In the United States, the fifth most common cancer among women is ovarian cancer. It is the leading cause of death of cancers of the female reproductive organs. It is estimated that approximately 21,880 women were diagnosed with ovarian cancer in 2010, in the US, and that approximately 13,500 died of ovarian cancer in 2010.
The ovaries are two small organs located in the pelvis on either side of the uterus. The ovaries are responsible for the production of hormones and eggs for fertilization. Ovarian cancer occurs when cells of the ovary grow out of control and produce one or multiple abnormal growths called tumors. There are three categories of cancer or tumor growths that arise from the ovary. The most common ovarian cancer arises from the cells that line the ovarian surface and is called ovarian epithelial cell carcinoma and accounts for 90% of ovarian cancers. Another category is the ovarian germ cell cancer that arises from the cells that produce eggs for fertilization.
The third category of cancer arises from the cells responsible for hormone production and is called ovarian stromal cancer.
Women with early ovarian cancer may have a nonspecific stomach or pelvic discomfort, an irregular menses, an urge to urinate frequently, bloating of the stomach and constipation. These same symptoms may be present with more advanced disease in addition to shortness of breath, vomiting, sensation of fullness, poor appetite and weight loss.
The average age at diagnosis is 59 for epithelial ovarian cancers. A woman whose parent or sibling has ovarian cancer has an increased risk for the development of ovarian cancer. Women from families with multiple cases of breast and/or ovarian cancer should consider genetic testing to determine whether or not they carry a genetic mutation that predisposes them to ovarian or breast cancer.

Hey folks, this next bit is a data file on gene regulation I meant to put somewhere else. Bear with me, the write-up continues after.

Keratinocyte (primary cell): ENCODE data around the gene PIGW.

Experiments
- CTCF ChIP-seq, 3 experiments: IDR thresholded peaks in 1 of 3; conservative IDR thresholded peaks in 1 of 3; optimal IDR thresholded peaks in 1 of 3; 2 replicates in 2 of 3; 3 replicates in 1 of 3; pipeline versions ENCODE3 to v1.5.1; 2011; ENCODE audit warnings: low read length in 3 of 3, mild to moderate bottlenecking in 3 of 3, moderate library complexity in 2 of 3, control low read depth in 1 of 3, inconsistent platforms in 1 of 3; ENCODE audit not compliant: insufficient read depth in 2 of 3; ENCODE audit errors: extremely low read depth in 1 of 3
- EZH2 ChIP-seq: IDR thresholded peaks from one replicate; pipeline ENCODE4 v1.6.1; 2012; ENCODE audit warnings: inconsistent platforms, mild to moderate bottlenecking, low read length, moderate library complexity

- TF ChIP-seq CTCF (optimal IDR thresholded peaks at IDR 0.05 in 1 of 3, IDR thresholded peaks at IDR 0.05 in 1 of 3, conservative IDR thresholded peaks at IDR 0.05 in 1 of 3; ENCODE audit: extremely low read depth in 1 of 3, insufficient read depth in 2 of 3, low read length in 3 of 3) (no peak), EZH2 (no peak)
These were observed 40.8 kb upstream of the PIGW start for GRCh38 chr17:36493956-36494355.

Other risk factors for ovarian cancer include a diet high in animal fat, never having a baby, first birth after 35, late onset of menopause and early start of menses. Oral contraceptive use is associated with a decreased risk of ovarian cancer.
There is no data to support the use of ovarian cancer screening in the general population. Until a screening test is developed the best thing to do is be aware and report to your doctor new symptoms that develop.
For the majority of women of childbearing age, a large number of ovarian masses are functional cysts that decrease in size after several menstrual cycles. These cysts can be further evaluated with an ultrasound.
In the older woman a palpable pelvic mass may indicate the presence of an ovarian cancer. If ovarian cancer is suspected then tests are performed to further evaluate the mass and may include body scans and blood test to check for a tumor marker (CA125) that if elevated can be specific for ovarian cancer.
The definitive diagnosis of ovarian cancer is through surgical exploration. If cancer is present upon surgical exploration then an effort is made to remove the cancer through what is called a debulking surgery. This surgery involves of removal of the uterus, fallopian tubes, ovaries, sampling of lymph nodes in addition to removing the majority of tumor present. The prognosis is determined by the amount of residual tumor left behind after the debulking surgery. If ovarian cancer is found at its earliest stage the 5-year survival is around 90%.
Following surgery the woman may receive chemotherapy based upon the stage of the cancer.
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Catherine Jones, M.D.